Help! My Dog is Crying in His Crate! What Should I Do?
It’s a sound that causes heartbreak. Your little pup is in his crate, crying and whining with a little howl thrown in there for good measure. You do your best to ignore his yelps, but those noises can be soul-crushing at times. How do you soothe him without giving in?
Why Does My Dog Cry in the Crate?
When you hear your dog whine in his crate, you may initially be compelled to think he's upset because he's in doggie jail or some type of prison. After all, it's a small, confined space with a gate allowing him to peer at the outside world. This perception is nothing more than us projecting human elements into his world.
The truth is, a crate can act like a dog's fortress of solitude; a personal den where he knows he can be safe when you’re not around. It’s a space that plays on his natural, wild instincts to find a secure place where he can sleep and find shelter in the midst of uncertainty. And with proper training, your dog will learn to tap into these instincts and use the crate as an important place of isolated comfort.
The reason that your pup may whine when he’s first placed in this future personal fortress is that he is feeling isolation from the pack for the first time. You are his de facto den leader, and as such, he would want to be where you're at to draw upon your strength and comfort. Not being able to readily do that freaks him out, hence the whining.
Crying is All Part of the Training Process
If you are going to crate your dog, you need to realize that crying is going to be part of the process at the outset. With this in mind, your goal as a pet owner is to minimize the feeling of abandonment and pack isolation that may be plaguing your four-legged friend. There are several ways that you can go about doing this, from making sure his crate environment is an appealing place to stay to simply tiring him out.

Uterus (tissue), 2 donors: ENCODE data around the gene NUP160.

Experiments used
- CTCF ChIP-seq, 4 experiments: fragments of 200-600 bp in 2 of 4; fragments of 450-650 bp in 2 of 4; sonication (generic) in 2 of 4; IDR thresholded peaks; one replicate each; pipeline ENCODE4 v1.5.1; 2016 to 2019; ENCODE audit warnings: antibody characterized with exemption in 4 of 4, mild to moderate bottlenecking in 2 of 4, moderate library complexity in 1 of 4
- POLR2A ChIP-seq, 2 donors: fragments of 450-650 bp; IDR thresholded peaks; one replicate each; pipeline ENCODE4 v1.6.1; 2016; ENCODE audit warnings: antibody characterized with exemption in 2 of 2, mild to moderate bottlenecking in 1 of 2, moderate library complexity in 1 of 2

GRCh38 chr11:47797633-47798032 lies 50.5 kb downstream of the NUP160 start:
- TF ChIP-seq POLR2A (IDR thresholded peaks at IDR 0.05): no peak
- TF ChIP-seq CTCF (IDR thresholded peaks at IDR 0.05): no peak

There’s a Fine Line Between Training and Abandonment
As you crate your dog, your endgame is to obviously get him to the point where he’s so comfortable, he’ll take the crate on his own with no fuss. In order to properly guide him to that point, it is vital that you make the experience as positive as possible for him. As long as he associates negative things with the crate, he will act like it’s a miserable contraption - and he won’t back off in letting you know about it.
The reason that you want to make a positive experience out of things is because there is usually so much negative stress surrounding his life when you first start his crate-training. If he’s a puppy, he’s probably not too far removed from being with his mother and sibling, and being away from them is a huge stressor. If you create an environment of isolation around the crate itself, it’s only going to make these anxious feelings of separation worse.
However, there are tactics you can deploy to make him feel less abandoned and more comfortable in his surroundings. For instance, you may want to deliberately place your pooch's crate in a room that you and your family typically hang out, or you may want to line the cage with something that carries your scent. This way, he can take comfort in knowing that, even though you are not physically present, he is still part of the pack, and the pack hasn't abandoned him.
Be Kind to Your Pooch - He’s Been Through a Lot!
Crate training is one of the toughest aspects of dog training because of all the stress that’s involved from both your perspective and your dog’s point of view. While you may find the entire process to be tedious and stressful, it's important that you make sure those negative feelings don't manifest themselves into nasty behavior that's hurtful for the dog's well-being. The best result you'll get from any type of training is when things are done in a manner that is kind and loving - which is something your dog deserves to receive from you anyhow.